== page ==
At its core, despite whatever you may think, they’re a progressive rock/metal (because the two can flow back and forth, as they do in this album) band with rotating vocalists who may occasionally drift into post-metal territory. In studio, they don’t have one standing vocalist as of yet, and some of the tracks on the album are completely instrumental. The vocalists are impressively high caliber for a band that seems to have come completely out of nowhere. As seen in that second track once again, Lajon from Sevendust joined them in Mob Mentality. This is one of those albums that contradicts what I’ve written before about the dreaded .feat portion of song titles these days. These guests fit right in to each of their respective tracks, and the guests also include Daniel from TesseracT on the title track and Bjorn from Soilwork on Crater. Those are real bigtime guests that they somehow got to sing with them on this new album, and I don’t know how that happened. Maybe they know some of the right people, or have a friend of a friend, or know a guy, but any way you squeeze it, it’s very impressive to have vocalists of that level and fame on this album.
Some of these songs could definitely be shortened, and feel like they are radio-length tracks just extended with djent and noodlings. I could see Mob Mentality cutting down to about five minutes and playing on the radio and being fairly popular, even by the radio standards of today. I will admit, radio is definitely a dying medium, but how else do kids hear new music these days? Is it all from youtube, or friends sending them “some song I heard?” It certainly isn’t from reading reviews like these.
Earthside, as a debuting band, blew me away. I mean, on the track Entering the Light, not only did they have the Moscow Studio Symphony Orchestra join them again, but they also pulled in a guy named Max ZT, who is a wizard on a little known and way underappreciated hammered dulcimer. A brief criticism I mentioned above was that they want to set themselves apart from the rest of the pack, and they did so in this album by making sure each track was distinctly different from the next. The vocal styles were but one way that they made absolutely sure that each song defined itself. They weren’t trying to tell a story, which can be easily imagined since how many instrumental albums tell stories, and just made great music.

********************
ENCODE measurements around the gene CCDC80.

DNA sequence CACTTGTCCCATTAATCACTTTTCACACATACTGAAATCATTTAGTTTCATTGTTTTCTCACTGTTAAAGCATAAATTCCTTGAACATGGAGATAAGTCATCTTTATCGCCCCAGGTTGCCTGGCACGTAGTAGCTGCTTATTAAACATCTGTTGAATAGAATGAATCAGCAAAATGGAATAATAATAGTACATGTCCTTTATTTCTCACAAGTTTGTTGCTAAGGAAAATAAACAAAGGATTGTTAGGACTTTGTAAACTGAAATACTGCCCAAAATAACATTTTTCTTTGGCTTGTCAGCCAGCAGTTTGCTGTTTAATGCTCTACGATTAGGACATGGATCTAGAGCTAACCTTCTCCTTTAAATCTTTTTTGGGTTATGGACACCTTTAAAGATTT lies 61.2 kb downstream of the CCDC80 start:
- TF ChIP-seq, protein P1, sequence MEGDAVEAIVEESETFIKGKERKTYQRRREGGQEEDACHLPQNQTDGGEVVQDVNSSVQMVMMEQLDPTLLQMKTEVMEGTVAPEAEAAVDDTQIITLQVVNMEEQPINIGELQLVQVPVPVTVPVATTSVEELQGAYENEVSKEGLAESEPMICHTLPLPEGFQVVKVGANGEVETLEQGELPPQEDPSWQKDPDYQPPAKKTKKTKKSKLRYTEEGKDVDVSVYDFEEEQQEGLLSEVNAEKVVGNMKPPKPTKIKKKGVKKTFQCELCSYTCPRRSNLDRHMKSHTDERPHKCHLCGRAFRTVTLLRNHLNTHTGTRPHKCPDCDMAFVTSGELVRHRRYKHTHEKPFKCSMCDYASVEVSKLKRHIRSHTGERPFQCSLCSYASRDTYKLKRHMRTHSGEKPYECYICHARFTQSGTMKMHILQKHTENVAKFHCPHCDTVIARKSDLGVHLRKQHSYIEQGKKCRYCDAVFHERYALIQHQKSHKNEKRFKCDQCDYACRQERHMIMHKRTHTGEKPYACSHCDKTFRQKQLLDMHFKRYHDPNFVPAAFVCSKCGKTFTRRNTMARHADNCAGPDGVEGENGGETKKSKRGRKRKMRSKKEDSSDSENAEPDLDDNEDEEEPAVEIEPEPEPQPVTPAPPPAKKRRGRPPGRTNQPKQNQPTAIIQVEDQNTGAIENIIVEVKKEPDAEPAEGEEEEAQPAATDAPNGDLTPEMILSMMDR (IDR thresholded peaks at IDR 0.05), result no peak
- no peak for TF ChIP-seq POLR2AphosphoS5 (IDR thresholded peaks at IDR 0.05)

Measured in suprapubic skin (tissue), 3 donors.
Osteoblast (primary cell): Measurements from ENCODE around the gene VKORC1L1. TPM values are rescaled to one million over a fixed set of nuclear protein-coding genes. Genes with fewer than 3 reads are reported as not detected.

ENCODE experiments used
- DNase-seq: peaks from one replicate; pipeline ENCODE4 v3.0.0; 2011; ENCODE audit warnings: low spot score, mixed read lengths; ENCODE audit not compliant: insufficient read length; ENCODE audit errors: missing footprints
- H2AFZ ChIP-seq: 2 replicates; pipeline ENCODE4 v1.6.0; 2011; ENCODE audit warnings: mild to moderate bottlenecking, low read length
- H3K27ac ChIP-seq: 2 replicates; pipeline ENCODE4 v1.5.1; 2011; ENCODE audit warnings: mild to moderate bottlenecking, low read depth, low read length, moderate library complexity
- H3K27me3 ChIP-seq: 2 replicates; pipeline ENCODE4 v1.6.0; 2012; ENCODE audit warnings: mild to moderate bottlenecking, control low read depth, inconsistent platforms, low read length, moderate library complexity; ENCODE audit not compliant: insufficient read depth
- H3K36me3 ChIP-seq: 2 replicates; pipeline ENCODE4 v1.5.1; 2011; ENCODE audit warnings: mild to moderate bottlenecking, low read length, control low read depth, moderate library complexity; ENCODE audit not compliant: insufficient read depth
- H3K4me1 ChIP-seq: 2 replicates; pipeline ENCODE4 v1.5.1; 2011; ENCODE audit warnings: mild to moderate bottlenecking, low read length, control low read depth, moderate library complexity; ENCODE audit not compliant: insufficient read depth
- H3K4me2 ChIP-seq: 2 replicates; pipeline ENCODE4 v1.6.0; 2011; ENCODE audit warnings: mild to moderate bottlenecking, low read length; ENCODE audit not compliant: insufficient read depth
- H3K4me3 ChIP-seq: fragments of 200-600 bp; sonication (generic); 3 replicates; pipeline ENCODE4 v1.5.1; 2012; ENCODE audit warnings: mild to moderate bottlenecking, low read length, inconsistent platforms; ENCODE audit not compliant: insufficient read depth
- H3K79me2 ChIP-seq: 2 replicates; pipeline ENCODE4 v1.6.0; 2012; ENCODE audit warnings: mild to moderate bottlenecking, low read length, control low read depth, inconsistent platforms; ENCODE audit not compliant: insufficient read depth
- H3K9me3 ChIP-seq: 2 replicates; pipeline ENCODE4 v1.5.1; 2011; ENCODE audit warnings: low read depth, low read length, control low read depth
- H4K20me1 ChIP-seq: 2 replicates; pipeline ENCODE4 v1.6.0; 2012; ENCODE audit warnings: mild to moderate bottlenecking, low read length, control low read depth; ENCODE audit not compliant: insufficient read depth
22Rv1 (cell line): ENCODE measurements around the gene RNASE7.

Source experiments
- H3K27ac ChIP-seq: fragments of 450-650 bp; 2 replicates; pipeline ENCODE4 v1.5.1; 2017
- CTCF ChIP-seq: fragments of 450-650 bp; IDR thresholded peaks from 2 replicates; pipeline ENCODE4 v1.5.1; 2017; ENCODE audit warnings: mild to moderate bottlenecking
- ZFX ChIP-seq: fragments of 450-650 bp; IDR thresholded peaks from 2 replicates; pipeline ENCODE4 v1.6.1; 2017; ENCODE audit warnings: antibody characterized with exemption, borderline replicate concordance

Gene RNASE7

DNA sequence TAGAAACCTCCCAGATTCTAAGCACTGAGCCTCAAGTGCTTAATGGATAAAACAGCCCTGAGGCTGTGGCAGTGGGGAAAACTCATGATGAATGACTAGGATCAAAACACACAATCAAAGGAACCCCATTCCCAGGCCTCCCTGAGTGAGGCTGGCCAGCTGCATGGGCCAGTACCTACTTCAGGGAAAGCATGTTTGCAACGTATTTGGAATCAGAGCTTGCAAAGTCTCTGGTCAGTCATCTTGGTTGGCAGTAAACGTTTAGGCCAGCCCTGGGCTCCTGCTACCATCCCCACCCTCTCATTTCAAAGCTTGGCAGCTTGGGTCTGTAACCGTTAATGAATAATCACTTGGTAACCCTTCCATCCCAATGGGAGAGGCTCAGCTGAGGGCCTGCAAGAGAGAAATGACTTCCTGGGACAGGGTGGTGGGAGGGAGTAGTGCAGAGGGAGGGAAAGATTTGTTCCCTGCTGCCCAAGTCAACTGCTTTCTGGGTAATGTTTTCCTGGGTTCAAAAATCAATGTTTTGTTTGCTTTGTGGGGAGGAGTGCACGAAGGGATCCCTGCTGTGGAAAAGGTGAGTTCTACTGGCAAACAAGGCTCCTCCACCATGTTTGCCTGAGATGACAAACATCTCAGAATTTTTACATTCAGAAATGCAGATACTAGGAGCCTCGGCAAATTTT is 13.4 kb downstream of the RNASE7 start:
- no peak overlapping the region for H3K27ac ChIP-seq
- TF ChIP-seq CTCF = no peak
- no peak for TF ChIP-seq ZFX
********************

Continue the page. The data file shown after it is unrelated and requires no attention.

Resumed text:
I see a bright future for Earthside, especially as this debut album is so solid. It’s very well produced and polished, as if they had done this before. I wonder if they will seek out having a permanent vocalist, or if they will call friends to jump in to sing for them. It would make for a very strange live show, if they play songs that traditionally have vocals with no vocalist. Would they just hire a touring vocalist, or would they have a very limited tour and bring those vocalists along or tour with the bands they borrow from? I doubt that Sevendust and Soilwork would tour together, so the renditions that we hear from this album could be drastically different on stage. This is significant, since the track they want this album to be centered on, Mob Mentality, would obviously be massively different without Lajon on it. I have yet to see them live at the writing of this revised review in 2016, but I imagine they have made due so far.
This review has gone on long enough, so I’ll wrap this up by saying how impressed I am with Earthside. This is one of the best debut albums I’ve heard in a long time. I give this breakout band an improved 14.5 Ratings Units out of 15, and I can’t wait to hear more from them. I don’t know how you could expect more from a band that mere months ago you had a) never heard of and 2) released their first album. Breakthrough album or band of the 2015, this was. If you made it to the end of this review and managed to listen to all of the music contained within, well done. I salute you.